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Left-wing populism

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Title: Left-wing populism  
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Collection: Political Spectrum, Political Terminology, Populism
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Left-wing populism

Left-wing populism is a political ideology which combines left-wing politics and populist rhetoric and themes. The rhetoric often consists of anti-elitist sentiments, opposition to the system and speaking for the "common people".[1] Usually the important themes for left-wing populists include anti-capitalism, social justice, pacifism and anti-globalization, whereas class society ideology or socialist theory is not as important as it is to traditional left-wing parties.[2] The criticism of capitalism and globalization is linked to anti-Americanism which has increased in the left populist movements as a result of unpopular US military operations, especially those in the Middle East.[3]

It is considered that the populist left does not exclude others horizontally and relies on egalitarian ideals.[1] Some scholars point out nationalist left-wing populist movements as well, a feature exhibited by Kemalism in Turkey for instance.[4]


  • By country 1
    • Bolivia 1.1
    • Ecuador 1.2
    • Germany 1.3
    • The Netherlands 1.4
    • Venezuela 1.5
  • See also 2
  • Notes 3
  • References 4

By country


The leadership of Siles Zuazo practiced left-wing populism,[5] as well as that of Evo Morales.[6]


  • Albertazzi, Daniele; McDonnell, Duncan (2008). Twenty-First Century Populism. Palgrave MacMillan.  
  • Weyland, Kurt (2013). "The Threat from the Populist Left". Journal of Democracy 24 (3): 18–32.  
  • March, Luke (2007). "From Vanguard of the Proletariat to Vox Populi: Left-Populism as a 'Shadow' of Contemporary Socialism". SAIS Review of International Affairs 27 (1): 63–77.  


  1. ^ a b Albertazzi and McDonnell, p. 123
  2. ^ Zaslove, Andrej (June 2008). "Here to Stay? Populism as a New Party Type". European Review 16 (03): 319–336.  
  3. ^ Hartleb, Florian (2004). Rechts- und Linkspopulismus. Eine Fallstudie anhand von Schill-Partei und PDS (in German). Wiesbaden. p. 162. 
  4. ^ Ozel, Soli (April 2003). "After the tsunami". Journal of Democracy 14 (02): 80–94.  
  5. ^ Mayorga, Rene Antonio (January 1997). "Bolivia's Silent Revolution". Journal of Democracy 8 (1): 142–156.  
  6. ^ a b Kirk Andrew Hawkins, Venezuela's Chavismo and Populism in Comparative Perspective. New York: Cambridge University Press, 2010, ISBN 978-0-521-76503-9, page 84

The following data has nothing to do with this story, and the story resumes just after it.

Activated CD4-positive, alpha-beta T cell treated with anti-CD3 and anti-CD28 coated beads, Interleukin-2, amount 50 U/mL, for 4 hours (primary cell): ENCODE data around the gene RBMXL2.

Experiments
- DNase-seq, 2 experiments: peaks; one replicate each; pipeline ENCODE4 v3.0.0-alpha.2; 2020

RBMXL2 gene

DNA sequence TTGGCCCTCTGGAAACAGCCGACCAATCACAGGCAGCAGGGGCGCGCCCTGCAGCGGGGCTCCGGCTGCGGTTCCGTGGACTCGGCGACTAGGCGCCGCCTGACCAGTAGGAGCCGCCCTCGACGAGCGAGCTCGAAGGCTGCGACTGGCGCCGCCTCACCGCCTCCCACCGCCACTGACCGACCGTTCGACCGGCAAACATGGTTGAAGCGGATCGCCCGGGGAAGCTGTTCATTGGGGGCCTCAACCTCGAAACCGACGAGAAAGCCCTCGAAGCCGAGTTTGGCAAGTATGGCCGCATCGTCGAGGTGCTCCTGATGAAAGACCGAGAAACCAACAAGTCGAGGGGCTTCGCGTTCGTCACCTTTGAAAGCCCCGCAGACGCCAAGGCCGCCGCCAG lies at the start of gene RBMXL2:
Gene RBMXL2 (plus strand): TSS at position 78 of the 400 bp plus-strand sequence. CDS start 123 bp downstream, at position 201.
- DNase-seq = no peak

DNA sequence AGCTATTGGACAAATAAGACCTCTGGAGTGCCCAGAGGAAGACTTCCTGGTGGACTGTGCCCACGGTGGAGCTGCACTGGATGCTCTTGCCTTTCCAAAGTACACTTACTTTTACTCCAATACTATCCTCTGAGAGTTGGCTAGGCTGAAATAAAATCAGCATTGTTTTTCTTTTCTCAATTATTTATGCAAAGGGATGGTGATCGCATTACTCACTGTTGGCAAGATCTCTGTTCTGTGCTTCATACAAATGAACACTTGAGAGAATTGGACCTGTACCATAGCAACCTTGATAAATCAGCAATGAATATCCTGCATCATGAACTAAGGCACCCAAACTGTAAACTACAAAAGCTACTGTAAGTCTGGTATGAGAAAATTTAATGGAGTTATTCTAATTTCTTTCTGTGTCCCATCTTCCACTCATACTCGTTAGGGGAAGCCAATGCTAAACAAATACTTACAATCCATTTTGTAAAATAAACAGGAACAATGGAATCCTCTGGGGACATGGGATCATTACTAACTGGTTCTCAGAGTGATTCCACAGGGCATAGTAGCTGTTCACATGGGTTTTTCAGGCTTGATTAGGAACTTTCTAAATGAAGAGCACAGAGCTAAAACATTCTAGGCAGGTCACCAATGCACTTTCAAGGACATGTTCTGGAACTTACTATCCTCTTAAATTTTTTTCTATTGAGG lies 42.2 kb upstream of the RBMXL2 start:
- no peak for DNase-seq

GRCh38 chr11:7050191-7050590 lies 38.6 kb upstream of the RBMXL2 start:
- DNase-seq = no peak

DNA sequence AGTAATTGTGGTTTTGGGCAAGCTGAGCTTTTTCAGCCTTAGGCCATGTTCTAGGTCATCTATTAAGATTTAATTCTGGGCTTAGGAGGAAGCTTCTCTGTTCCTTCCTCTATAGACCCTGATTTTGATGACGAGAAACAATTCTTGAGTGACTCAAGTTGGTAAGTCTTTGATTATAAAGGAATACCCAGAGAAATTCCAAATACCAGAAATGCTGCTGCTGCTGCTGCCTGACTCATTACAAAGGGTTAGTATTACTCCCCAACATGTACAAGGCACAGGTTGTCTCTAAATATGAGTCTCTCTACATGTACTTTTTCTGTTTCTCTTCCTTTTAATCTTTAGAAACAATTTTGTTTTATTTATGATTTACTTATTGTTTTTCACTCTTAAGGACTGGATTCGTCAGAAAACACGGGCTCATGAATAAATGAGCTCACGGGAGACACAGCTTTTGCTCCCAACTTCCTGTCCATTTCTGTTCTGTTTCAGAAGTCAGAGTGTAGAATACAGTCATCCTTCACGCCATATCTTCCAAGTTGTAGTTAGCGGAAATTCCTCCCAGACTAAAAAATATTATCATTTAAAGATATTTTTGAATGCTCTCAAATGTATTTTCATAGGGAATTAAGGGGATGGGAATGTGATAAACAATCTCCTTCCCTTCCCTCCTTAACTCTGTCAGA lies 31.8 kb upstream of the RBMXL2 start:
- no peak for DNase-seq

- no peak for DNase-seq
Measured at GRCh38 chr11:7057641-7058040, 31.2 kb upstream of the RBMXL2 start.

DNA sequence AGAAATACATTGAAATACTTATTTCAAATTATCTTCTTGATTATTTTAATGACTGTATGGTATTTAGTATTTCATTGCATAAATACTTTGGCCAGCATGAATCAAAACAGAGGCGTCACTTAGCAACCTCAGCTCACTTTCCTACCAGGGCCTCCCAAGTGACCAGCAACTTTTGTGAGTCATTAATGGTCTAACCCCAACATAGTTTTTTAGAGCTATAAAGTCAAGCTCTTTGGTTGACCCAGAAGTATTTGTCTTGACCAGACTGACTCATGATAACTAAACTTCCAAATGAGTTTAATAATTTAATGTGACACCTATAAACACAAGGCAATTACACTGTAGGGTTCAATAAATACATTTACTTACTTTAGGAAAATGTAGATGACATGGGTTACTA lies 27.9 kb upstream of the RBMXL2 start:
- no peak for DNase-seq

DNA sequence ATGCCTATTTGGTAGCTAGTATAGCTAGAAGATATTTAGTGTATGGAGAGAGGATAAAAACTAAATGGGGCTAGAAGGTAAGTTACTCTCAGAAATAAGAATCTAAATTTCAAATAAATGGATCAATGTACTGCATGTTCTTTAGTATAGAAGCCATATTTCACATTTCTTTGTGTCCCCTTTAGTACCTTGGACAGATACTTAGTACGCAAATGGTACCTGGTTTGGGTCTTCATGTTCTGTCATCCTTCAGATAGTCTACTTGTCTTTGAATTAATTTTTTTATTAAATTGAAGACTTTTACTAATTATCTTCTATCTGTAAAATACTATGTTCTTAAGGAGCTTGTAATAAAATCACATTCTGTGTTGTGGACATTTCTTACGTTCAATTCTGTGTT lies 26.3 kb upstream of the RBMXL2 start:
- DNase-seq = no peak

7. ^ de la Torre, Carlos (2013). Populismus in Lateinamerika. Zwischen Demokratisierung und Autoritarismus (in German). Friedrich Ebert Stiftung. 
  8. ^ De Lange, Sarah (December 2005). "Political extremism in Europe". European Political Science 4: 476–488.  
  9. ^ a b Albertazzi and McDonnell, p. 132
  10. ^ Albertazzi and McDonnell, p. 133
  11. ^ Andeweg, R. B.; Galen A. Irwin (2002). Governance and politics of the Netherlands. Basingstoke: Palgrave Macmillan. p. 51.  
  12. ^ Otjes, Simon; Louwerse, Tom (2013). "Populists in Parliament: Comparing Left-Wing and Right-Wing Populism in the Netherlands". Political Studies.  
  13. ^ Steve Ellner & Daniel Hellinger, eds., Venezuelan politics in the Chávez era: class, polarization, and conflict. Boulder: Lyne Rienner, 2003, ISBN 1-58826-297-9, page 67


See also

The presidency of Hugo Chávez resembled a combination of folk wisdom and charismatic leadership with doctrinaire socialism.[6] Chávez's regime was also described to have been a "throwback" to populist nationalism and redistributivism.[13]


The Socialist Party has run a left-wing populist platform after dropping its communist course in 1991.[11] Although some have pointed out that the party has become less populist over the years, it still includes anti-elitism in its recent election manifestos.[12] It opposes what it sees as the European superstate.

The Netherlands

The Party of Democratic Socialism was explicitly studied under left-wing populism, especially by German academics.[8] The party was formed after the reunification of Germany and it was similar to right-wing populists in that it relied on anti-elitism and media attention provided by a charismatic leadership. [9] The party competed for the same voter base with the right-wing populists to some extent, although it relied on a more serious platform in Eastern Germany. This was limited by anti-immigration sentiments preferred by some voters, although the lines were for example crossed by Oskar Lafontaine, who used a term previously associated with the Nazi Party, Fremdarbeiter or alien workers, in his election campaign in 2005.[9] The PDS merged into the Left Party in 2007, and new populist elements are likely to find a more hospitable habitat on the left than on the right in Germany.[10]



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